“I want to thank you for being yourself,” Branden Lewis, 23, Story Stitchers host and youth program coordinator, told Hlatshwayo Davis. Turning to the camera, Lewis also told viewers, “We hope you walk away from this Zoom meeting more inspired and empowered than ever.”

This is essentially the mission of the group. Lewis explained that Story Stitchers is primarily comprised of BIPOC (Black, Indigenous, and People of Color) individuals. Their goal, he said, is to “create social change through art.”

Until the coronavirus pandemic, the collective focused on gun violence. Lately, Lewis said the group has been focused on “engaging audiences and attendees of all ages to overcome COVID-19 and flu vaccine hesitancy.”

“Misinformation and distrust of the medical field are two of our biggest obstacles,” Lewis explained. “That’s why we approach both equally. Even though something may seem irrational to us, to the person who has this fear, it is completely rational. Doing anything less means they [young people] reject everything we have to say.

The various viral and interactive programs offered by Story Stitchers throughout the year help recruit members. According to the members, the advantage of its mission is that it allows young people to use their skills in a positive way.

“It gives young people the chance to cultivate what they think while avoiding unnecessary activities,” said Christopher Higgins, 24, who wants to further develop his writing, rapping and dancing skills. Lewis and Higgins also appeared in the “I’m Worthy” video.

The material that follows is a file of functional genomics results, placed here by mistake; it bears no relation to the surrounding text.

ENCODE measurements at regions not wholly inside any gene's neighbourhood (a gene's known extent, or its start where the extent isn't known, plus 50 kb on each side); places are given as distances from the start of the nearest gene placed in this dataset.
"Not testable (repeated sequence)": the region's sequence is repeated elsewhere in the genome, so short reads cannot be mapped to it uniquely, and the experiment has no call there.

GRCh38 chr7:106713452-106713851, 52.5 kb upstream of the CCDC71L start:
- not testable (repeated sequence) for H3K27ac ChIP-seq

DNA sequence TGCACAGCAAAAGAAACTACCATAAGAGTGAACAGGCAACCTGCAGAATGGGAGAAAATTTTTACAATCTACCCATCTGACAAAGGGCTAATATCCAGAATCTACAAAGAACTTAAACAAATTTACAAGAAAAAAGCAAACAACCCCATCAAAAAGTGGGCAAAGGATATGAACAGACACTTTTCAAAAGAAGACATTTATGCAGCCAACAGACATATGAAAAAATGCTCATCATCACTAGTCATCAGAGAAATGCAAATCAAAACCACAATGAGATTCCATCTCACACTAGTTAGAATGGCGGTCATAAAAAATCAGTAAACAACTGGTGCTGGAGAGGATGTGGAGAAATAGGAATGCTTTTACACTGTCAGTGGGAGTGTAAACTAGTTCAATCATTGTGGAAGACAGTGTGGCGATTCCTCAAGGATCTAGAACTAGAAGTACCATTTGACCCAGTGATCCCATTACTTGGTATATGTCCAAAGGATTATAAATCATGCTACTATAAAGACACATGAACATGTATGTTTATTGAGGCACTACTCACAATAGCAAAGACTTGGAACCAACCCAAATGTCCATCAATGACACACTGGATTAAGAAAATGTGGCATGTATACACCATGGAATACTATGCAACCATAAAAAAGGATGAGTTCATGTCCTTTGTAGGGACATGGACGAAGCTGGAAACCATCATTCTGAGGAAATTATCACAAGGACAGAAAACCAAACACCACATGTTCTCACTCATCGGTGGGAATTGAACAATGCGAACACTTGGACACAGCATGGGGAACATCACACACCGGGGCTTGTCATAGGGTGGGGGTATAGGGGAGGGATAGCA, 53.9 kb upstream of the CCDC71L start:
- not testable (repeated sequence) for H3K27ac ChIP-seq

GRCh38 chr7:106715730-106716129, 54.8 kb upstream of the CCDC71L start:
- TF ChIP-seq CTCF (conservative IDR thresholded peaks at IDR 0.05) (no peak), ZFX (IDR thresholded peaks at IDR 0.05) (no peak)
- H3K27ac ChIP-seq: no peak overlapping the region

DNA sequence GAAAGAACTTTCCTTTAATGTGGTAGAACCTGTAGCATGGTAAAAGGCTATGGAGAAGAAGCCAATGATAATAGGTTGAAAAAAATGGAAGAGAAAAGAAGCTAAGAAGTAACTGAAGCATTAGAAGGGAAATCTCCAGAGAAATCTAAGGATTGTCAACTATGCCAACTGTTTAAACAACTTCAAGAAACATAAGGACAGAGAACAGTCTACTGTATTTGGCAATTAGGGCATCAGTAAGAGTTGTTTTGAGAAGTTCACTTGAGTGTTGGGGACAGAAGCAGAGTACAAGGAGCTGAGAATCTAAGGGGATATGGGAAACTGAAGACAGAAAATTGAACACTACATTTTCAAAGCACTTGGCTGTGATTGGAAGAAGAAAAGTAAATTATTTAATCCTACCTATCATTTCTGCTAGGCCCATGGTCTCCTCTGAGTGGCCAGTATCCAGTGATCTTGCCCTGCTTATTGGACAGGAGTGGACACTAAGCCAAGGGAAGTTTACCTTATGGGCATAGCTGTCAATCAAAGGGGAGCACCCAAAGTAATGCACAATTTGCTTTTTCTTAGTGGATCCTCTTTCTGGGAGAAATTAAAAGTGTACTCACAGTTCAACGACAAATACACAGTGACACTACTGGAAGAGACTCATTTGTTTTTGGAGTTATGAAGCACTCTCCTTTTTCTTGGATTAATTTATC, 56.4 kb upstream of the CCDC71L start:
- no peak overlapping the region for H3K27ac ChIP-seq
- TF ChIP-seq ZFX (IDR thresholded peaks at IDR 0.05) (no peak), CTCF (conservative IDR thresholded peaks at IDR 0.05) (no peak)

“It’s more than a collective, it’s like a system, almost like a machine where everyone brings their own gifts, talents and skills,” Higgins added. “We don’t just help each other be strong in our own aspects, we also help each other be strong.”

Patrick Gutierrez, 24, whose family is originally from Costa Rica, spoke of the benefits of having people his age and younger to talk about serious issues like gun violence and vaccine hesitancy.

“We don’t take a ‘do as I say’ position. When you’re under 25, you’re still like a sponge. We can go in any direction,” he said. “We can influence the trajectory of what we do and where we go.”

Rachel Aaliyah Jackson, 19, attends Webster University where she is majoring in music therapy. She became an “embroiderer” five years ago after a counselor at Metro High School suggested the program might be good for the then self-proclaimed “very shy” freshman.

“This program helped me build my confidence,” Jackson explained. “Being a poet is my alter ego. It helped me separate my creative side from my personal side. Now I’m able to do stage performances and stuff like that. It taught me about confidence and how to talk to people.

Dr. Hlatshwayo Davis seemed to really enjoy his time as a guest on the St. Louis Story Stitchers podcast. Before signing, she thanked the young hosts saying:

“You are all healing for me.”

Support for this Sacramento OBSERVER article was provided to Word In Black (WIB) by the Chan Zuckerberg Initiative. WIB is a collaboration of 10 black-owned media that includes print and digital partners.